Social science is a broad field that seeks to understand how humans interact with each other, society, and the environment. To make sense of these complex interactions, social scientists have developed various theoretical frameworks over the years. Three prominent theories in social science are conflict/dialectic, structuralism, and postmodernism. In this blog post, we will explore each of these theories and their key concepts.
Conflict and dialectical theory are based on the idea that society is made up of different groups with conflicting interests. This theory suggests that social change occurs as a result of these conflicts between groups. According to this theory, change is a constant and necessary part of society. In other words, societies are always in a state of flux as different groups try to gain power and influence.
One of the key concepts in conflict and dialectical theory is the idea of thesis, antithesis, and synthesis. This concept suggests that a thesis (an idea or belief) will inevitably be met with an opposing antithesis (another idea or belief). The conflict between these two opposing forces will eventually lead to a synthesis (a new idea or belief that incorporates elements of both the thesis and antithesis).
Another important concept in conflict and dialectical theory is the idea of class struggle. This concept suggests that social change occurs as a result of conflicts between different social classes. In other words, the working class and the ruling class are in constant conflict as the working class seeks to gain more power and influence.
Structuralism is a theory that suggests that the structure of society determines the behavior of individuals. This theory emphasizes the importance of analysing the underlying structures of society rather than just looking at individual behavior. According to structuralist theory, social structures are made up of rules, norms, and values that are shared by members of society.
One of the key concepts in structural theory is the idea of binary oppositions. This concept suggests that all elements of society can be understood as existing in opposition to something else. For example, light can be understood as existing in opposition to darkness, or male can be understood as existing in opposition to female.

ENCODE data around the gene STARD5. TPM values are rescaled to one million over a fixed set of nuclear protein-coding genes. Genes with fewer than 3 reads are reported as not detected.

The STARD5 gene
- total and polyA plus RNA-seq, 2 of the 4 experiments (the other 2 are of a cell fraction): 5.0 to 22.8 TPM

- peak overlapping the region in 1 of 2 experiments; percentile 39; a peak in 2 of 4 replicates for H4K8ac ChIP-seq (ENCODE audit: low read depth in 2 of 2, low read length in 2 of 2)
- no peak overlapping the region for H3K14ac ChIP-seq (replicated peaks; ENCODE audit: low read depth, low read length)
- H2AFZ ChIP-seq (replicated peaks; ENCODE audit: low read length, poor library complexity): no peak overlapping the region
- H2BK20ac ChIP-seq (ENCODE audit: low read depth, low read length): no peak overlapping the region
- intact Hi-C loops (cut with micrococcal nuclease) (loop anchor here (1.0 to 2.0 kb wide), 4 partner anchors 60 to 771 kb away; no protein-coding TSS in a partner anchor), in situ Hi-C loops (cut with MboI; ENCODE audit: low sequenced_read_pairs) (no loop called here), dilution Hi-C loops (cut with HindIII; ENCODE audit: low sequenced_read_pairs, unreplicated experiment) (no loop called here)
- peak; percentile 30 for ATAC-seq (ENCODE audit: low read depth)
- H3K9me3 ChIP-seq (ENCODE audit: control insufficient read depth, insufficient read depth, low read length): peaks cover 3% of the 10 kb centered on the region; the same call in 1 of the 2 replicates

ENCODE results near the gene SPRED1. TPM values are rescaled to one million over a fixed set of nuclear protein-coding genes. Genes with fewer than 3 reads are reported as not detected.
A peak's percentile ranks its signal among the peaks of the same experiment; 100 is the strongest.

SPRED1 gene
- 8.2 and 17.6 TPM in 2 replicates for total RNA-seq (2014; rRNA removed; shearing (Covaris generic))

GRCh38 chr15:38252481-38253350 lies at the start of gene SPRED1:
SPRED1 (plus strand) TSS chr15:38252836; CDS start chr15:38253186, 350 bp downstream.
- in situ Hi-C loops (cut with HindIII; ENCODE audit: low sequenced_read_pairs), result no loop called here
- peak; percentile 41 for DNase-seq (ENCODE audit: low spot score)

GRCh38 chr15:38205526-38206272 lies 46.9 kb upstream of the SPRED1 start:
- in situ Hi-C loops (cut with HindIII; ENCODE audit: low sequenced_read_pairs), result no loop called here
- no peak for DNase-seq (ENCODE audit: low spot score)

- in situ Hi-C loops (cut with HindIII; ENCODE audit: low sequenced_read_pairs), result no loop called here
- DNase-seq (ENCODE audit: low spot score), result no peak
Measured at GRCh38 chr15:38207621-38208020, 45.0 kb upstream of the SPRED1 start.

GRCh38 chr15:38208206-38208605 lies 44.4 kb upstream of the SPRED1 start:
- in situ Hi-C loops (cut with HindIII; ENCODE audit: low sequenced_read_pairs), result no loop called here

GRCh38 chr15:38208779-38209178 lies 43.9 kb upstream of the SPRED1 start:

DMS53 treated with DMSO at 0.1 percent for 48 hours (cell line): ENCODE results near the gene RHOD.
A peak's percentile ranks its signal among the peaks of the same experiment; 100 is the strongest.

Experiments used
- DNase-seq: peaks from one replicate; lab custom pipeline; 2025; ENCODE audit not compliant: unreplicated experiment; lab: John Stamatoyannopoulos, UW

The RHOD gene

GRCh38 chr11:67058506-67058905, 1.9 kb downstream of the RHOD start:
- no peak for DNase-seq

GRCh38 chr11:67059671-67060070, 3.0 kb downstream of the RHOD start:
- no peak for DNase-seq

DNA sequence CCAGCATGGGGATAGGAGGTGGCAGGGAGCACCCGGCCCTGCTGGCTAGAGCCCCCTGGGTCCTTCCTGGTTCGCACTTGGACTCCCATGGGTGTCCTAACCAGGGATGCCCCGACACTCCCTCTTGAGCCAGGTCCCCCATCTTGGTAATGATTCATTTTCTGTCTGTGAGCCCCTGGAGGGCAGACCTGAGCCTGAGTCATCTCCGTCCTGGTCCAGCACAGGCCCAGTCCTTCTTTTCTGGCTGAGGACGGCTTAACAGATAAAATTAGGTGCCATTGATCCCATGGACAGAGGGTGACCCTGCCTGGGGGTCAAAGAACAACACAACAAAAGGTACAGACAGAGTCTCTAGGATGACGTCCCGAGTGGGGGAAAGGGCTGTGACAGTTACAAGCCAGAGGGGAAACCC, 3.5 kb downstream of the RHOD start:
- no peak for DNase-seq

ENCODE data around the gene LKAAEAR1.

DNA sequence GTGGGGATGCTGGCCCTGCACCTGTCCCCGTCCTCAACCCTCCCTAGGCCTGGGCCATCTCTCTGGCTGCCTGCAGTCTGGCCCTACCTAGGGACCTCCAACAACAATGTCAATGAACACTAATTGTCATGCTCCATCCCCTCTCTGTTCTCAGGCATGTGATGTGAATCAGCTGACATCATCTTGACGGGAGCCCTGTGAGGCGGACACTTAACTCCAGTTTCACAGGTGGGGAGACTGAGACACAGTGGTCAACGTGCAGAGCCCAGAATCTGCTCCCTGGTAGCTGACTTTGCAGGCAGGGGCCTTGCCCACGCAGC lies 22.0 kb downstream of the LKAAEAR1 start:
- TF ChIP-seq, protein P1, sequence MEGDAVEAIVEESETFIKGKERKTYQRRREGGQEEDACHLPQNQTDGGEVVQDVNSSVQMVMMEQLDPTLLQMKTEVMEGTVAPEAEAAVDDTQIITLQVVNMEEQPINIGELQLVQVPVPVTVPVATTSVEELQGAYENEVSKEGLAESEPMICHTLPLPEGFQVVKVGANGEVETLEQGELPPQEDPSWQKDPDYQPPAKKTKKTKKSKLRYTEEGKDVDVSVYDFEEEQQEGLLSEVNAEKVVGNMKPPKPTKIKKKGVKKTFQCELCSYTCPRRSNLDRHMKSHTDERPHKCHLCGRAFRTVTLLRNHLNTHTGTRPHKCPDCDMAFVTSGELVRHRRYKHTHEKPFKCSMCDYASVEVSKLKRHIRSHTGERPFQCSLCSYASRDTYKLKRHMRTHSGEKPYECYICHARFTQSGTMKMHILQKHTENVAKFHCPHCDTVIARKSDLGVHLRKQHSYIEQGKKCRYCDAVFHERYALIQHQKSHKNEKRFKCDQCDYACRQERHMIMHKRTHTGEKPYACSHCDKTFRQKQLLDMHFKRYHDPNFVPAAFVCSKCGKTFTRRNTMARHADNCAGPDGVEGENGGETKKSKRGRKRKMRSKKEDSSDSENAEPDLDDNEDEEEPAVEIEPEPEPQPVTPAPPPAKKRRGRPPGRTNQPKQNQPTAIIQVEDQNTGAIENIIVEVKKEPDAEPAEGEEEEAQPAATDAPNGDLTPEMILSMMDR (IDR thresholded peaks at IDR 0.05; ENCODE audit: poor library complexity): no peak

Another important concept in structuralism is the idea of sign systems. This concept suggests that all communication is based on a system of signs and symbols. For example, language is a sign system that allows us to communicate with each other.
Postmodernism is a theory that emerged in the late 20th century. This theory emphasizes the importance of questioning established norms and values. According to postmodernism, there is no objective truth or reality. Instead, the reality is shaped by the individual's subjective experience.
One of the key concepts in postmodernism is the idea of deconstruction. This concept suggests that all texts (including literature, art, and even social structures) are based on binary oppositions that can be deconstructed. By breaking down these binary oppositions, we can better understand how they shape our understanding of reality.
Another important concept in postmodernism is the idea of the "death of the author." This concept suggests that the meaning of a text is not fixed but rather is determined by the reader. In other words, the author's intent is not the only thing that matters when interpreting a text.
There are several theorists associated with each of these concepts in social science.
Ferdinand de Saussure
It's important to note that these are just a few of the many theorists who have contributed to the development of these concepts.
In conclusion, conflict/dialectic, structuralism, and postmodernism are three major theories in social science. Conflict and dialectical theory emphasize the importance of social change and class struggle. Structuralism emphasizes the importance of analyzing the underlying structures of society.
Here are a few academic sources that discuss the concepts of Conflict/Dialectical theory, Structuralism, and Postmodernism:
Marx, K. (1867). Capital: A Critique of Political Economy.
Engels, F. (1845). The Condition of the Working Class in England.
Levi-Strauss, C. (1966). The Savage Mind.
Saussure, F. D. (1916). Course in General Linguistics.
Lyotard, J. F. (1984). The Postmodern Condition: A Report on Knowledge.
Foucault, M. (1977). Discipline and Punish: The Birth of the Prison.
Derrida, J. (1976). Of Grammatology.
Baudrillard, J. (1981). Simulacra and Simulation.
These sources are just a starting point and there are many other academic articles and books that discuss these concepts in greater depth.